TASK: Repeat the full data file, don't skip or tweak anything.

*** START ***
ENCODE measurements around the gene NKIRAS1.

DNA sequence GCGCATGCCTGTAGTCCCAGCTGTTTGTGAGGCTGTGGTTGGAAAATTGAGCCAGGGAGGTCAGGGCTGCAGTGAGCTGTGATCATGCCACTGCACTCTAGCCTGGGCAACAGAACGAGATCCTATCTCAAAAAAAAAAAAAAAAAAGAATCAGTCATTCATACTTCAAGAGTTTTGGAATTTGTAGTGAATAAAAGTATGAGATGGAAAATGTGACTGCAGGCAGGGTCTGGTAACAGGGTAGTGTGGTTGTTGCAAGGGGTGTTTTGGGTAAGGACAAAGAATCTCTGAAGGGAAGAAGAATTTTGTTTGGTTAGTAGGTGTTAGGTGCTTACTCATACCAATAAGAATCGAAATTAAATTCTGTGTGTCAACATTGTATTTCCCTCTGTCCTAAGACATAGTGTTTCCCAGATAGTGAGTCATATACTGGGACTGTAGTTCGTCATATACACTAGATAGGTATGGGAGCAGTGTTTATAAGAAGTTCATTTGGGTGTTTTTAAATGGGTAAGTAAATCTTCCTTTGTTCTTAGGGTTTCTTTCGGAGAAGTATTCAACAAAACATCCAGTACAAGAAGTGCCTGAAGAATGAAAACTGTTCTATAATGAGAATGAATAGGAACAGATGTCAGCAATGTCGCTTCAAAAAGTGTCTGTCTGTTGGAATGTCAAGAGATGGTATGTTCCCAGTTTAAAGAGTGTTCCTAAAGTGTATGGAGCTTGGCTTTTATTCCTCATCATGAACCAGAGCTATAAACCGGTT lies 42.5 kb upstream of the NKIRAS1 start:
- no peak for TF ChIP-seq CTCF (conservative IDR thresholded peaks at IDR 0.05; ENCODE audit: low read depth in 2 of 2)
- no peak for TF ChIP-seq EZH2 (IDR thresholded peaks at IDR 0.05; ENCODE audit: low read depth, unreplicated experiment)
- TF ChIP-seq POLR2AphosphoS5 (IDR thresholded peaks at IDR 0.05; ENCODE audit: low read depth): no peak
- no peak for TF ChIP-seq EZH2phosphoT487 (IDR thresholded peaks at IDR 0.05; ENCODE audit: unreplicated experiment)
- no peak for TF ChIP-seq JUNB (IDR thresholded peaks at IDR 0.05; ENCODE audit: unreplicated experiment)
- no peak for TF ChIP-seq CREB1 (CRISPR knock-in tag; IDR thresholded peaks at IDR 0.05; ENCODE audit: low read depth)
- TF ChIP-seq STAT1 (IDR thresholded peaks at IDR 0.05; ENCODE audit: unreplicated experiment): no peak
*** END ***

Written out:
ENCODE measurements around the gene NKIRAS1.

DNA sequence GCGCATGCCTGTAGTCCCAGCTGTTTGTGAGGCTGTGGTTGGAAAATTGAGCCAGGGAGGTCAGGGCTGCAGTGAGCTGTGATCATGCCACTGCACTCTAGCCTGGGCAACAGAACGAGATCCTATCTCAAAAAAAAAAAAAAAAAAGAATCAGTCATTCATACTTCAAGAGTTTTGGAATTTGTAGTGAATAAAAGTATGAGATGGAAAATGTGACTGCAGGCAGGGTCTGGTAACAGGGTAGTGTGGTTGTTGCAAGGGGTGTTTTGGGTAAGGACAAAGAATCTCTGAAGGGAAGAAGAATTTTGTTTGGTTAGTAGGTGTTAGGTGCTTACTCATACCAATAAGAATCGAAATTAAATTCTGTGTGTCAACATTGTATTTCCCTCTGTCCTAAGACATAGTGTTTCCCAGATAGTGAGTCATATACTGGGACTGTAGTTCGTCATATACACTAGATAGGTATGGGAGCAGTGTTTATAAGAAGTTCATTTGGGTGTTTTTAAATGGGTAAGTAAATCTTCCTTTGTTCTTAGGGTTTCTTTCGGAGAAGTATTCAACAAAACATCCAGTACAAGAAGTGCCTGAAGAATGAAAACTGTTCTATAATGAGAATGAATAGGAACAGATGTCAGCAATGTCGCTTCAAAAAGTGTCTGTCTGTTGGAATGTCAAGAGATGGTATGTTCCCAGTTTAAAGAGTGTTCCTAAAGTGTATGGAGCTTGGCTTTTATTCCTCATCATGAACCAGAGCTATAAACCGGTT lies 42.5 kb upstream of the NKIRAS1 start:
- no peak for TF ChIP-seq CTCF (conservative IDR thresholded peaks at IDR 0.05; ENCODE audit: low read depth in 2 of 2)
- no peak for TF ChIP-seq EZH2 (IDR thresholded peaks at IDR 0.05; ENCODE audit: low read depth, unreplicated experiment)
- TF ChIP-seq POLR2AphosphoS5 (IDR thresholded peaks at IDR 0.05; ENCODE audit: low read depth): no peak
- no peak for TF ChIP-seq EZH2phosphoT487 (IDR thresholded peaks at IDR 0.05; ENCODE audit: unreplicated experiment)
- no peak for TF ChIP-seq JUNB (IDR thresholded peaks at IDR 0.05; ENCODE audit: unreplicated experiment)
- no peak for TF ChIP-seq CREB1 (CRISPR knock-in tag; IDR thresholded peaks at IDR 0.05; ENCODE audit: low read depth)
- TF ChIP-seq STAT1 (IDR thresholded peaks at IDR 0.05; ENCODE audit: unreplicated experiment): no peak